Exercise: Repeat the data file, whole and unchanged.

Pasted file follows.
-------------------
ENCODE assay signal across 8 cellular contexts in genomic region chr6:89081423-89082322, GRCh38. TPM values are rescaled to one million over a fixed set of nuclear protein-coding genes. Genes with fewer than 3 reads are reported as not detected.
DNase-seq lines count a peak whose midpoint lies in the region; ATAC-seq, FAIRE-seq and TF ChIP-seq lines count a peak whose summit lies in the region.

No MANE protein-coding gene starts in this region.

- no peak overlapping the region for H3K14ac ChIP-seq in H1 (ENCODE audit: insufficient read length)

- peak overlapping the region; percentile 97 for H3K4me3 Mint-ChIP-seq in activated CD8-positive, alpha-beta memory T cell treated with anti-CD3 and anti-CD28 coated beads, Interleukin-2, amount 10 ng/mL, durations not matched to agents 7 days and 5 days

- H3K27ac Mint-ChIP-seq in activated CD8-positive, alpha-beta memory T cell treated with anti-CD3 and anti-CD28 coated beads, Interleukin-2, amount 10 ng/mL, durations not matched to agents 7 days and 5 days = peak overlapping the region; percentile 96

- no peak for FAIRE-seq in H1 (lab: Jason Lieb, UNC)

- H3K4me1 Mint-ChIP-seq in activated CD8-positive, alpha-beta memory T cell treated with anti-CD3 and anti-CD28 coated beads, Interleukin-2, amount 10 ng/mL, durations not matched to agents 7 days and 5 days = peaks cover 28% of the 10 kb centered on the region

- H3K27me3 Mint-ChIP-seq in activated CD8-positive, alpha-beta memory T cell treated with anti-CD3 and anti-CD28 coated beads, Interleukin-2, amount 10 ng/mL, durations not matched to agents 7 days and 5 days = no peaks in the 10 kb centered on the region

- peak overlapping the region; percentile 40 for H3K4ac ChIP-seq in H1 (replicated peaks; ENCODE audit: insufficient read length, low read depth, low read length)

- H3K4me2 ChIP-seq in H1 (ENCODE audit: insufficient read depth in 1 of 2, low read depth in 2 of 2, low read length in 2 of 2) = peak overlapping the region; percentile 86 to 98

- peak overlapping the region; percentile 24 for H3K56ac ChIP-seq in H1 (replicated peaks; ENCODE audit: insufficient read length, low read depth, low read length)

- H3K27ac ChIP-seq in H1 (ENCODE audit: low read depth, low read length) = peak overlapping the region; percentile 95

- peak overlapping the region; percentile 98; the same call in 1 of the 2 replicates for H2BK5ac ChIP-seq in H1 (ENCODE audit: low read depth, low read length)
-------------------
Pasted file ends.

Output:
ENCODE assay signal across 8 cellular contexts in genomic region chr6:89081423-89082322, GRCh38. TPM values are rescaled to one million over a fixed set of nuclear protein-coding genes. Genes with fewer than 3 reads are reported as not detected.
DNase-seq lines count a peak whose midpoint lies in the region; ATAC-seq, FAIRE-seq and TF ChIP-seq lines count a peak whose summit lies in the region.

No MANE protein-coding gene starts in this region.

- no peak overlapping the region for H3K14ac ChIP-seq in H1 (ENCODE audit: insufficient read length)

- peak overlapping the region; percentile 97 for H3K4me3 Mint-ChIP-seq in activated CD8-positive, alpha-beta memory T cell treated with anti-CD3 and anti-CD28 coated beads, Interleukin-2, amount 10 ng/mL, durations not matched to agents 7 days and 5 days

- H3K27ac Mint-ChIP-seq in activated CD8-positive, alpha-beta memory T cell treated with anti-CD3 and anti-CD28 coated beads, Interleukin-2, amount 10 ng/mL, durations not matched to agents 7 days and 5 days = peak overlapping the region; percentile 96

- no peak for FAIRE-seq in H1 (lab: Jason Lieb, UNC)

- H3K4me1 Mint-ChIP-seq in activated CD8-positive, alpha-beta memory T cell treated with anti-CD3 and anti-CD28 coated beads, Interleukin-2, amount 10 ng/mL, durations not matched to agents 7 days and 5 days = peaks cover 28% of the 10 kb centered on the region

- H3K27me3 Mint-ChIP-seq in activated CD8-positive, alpha-beta memory T cell treated with anti-CD3 and anti-CD28 coated beads, Interleukin-2, amount 10 ng/mL, durations not matched to agents 7 days and 5 days = no peaks in the 10 kb centered on the region

- peak overlapping the region; percentile 40 for H3K4ac ChIP-seq in H1 (replicated peaks; ENCODE audit: insufficient read length, low read depth, low read length)

- H3K4me2 ChIP-seq in H1 (ENCODE audit: insufficient read depth in 1 of 2, low read depth in 2 of 2, low read length in 2 of 2) = peak overlapping the region; percentile 86 to 98

- peak overlapping the region; percentile 24 for H3K56ac ChIP-seq in H1 (replicated peaks; ENCODE audit: insufficient read length, low read depth, low read length)

- H3K27ac ChIP-seq in H1 (ENCODE audit: low read depth, low read length) = peak overlapping the region; percentile 95

- peak overlapping the region; percentile 98; the same call in 1 of the 2 replicates for H2BK5ac ChIP-seq in H1 (ENCODE audit: low read depth, low read length)